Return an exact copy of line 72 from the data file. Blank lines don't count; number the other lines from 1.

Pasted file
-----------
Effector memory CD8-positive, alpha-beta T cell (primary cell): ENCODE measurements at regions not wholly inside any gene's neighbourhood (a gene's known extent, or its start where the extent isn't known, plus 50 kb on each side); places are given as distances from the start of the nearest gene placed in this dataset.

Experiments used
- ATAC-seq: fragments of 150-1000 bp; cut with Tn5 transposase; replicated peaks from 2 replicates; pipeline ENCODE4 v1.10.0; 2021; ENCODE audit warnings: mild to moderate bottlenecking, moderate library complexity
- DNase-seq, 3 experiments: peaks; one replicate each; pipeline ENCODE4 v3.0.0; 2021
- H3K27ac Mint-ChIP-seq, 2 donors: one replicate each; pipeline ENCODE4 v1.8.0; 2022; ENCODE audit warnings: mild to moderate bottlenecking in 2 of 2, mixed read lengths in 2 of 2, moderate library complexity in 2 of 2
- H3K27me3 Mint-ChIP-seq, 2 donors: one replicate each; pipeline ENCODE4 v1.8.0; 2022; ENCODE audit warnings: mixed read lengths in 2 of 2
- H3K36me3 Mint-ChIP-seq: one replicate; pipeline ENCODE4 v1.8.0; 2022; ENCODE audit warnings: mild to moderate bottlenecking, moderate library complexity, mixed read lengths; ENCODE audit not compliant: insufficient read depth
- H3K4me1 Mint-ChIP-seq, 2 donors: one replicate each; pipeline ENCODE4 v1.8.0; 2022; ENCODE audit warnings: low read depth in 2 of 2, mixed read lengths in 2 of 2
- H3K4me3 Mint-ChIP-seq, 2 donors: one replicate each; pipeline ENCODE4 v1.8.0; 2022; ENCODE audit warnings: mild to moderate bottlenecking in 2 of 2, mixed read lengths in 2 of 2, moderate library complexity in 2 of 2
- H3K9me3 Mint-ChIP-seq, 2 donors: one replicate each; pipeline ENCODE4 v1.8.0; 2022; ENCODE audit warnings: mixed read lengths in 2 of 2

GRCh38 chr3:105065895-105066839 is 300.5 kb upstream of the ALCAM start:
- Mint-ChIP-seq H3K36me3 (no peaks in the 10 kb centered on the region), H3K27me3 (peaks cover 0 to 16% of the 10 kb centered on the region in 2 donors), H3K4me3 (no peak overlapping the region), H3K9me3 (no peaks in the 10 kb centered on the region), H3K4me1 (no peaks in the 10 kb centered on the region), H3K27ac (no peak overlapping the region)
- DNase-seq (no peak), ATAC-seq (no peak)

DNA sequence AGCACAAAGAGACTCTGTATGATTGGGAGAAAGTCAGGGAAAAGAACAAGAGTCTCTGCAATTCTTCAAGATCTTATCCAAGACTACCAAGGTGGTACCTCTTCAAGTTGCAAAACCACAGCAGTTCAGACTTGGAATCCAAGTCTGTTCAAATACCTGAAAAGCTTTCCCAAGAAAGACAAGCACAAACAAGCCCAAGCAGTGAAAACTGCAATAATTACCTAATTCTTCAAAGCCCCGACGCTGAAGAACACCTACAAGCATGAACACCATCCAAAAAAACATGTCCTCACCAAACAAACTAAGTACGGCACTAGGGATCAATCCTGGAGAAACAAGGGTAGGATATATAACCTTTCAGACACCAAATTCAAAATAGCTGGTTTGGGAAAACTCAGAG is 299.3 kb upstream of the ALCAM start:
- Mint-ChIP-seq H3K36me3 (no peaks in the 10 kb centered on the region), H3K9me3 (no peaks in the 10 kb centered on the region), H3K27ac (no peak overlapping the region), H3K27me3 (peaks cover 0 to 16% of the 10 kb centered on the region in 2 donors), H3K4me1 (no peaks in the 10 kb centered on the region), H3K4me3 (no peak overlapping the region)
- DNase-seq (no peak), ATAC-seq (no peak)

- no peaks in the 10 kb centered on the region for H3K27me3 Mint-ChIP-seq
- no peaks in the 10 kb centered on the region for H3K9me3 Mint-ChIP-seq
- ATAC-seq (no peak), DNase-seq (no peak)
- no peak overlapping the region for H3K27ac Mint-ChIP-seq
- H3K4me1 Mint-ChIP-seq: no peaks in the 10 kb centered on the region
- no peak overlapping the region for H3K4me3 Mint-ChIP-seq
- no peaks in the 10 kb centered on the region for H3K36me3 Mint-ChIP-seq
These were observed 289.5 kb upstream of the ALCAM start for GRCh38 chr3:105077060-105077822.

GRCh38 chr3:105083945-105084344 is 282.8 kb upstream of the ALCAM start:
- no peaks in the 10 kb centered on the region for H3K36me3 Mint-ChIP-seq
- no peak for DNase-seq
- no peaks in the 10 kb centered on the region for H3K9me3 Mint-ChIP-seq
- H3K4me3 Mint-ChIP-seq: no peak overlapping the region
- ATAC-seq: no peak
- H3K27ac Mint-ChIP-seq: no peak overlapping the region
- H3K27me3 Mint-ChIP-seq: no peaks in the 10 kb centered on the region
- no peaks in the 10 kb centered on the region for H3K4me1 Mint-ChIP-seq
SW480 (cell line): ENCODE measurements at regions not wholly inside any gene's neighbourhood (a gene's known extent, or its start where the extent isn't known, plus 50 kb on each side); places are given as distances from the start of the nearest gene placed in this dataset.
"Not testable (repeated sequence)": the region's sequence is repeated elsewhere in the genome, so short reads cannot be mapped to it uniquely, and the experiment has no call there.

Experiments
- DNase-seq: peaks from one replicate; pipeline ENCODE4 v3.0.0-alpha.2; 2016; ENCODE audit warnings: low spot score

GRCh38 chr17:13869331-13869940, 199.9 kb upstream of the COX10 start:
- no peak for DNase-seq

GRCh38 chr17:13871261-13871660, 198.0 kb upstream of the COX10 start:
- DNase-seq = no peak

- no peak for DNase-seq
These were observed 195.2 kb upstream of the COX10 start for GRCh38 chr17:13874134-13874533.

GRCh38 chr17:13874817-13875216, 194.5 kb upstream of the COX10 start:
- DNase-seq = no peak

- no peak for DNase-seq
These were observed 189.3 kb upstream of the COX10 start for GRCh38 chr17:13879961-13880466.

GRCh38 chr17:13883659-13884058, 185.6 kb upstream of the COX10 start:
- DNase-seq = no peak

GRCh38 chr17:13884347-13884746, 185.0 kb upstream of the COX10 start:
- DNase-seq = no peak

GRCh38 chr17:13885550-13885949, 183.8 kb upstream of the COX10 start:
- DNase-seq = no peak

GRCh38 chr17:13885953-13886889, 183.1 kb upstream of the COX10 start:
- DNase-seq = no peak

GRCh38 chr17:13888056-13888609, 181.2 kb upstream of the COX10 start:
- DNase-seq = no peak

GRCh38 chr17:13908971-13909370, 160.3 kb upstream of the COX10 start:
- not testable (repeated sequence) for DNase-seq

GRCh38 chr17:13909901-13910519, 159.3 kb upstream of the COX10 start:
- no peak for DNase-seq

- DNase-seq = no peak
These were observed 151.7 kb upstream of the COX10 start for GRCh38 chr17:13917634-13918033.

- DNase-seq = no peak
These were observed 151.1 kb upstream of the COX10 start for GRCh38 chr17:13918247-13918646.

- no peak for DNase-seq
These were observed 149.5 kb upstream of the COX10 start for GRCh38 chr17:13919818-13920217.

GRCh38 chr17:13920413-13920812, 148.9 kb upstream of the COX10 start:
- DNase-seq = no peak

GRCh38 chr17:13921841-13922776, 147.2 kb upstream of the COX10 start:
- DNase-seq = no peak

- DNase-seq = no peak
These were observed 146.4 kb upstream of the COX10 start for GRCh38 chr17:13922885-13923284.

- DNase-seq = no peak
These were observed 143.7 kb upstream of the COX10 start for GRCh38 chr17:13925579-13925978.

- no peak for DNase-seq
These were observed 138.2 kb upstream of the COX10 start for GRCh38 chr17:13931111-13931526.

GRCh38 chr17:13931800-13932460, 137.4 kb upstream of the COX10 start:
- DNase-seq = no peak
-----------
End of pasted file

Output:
- DNase-seq = no peak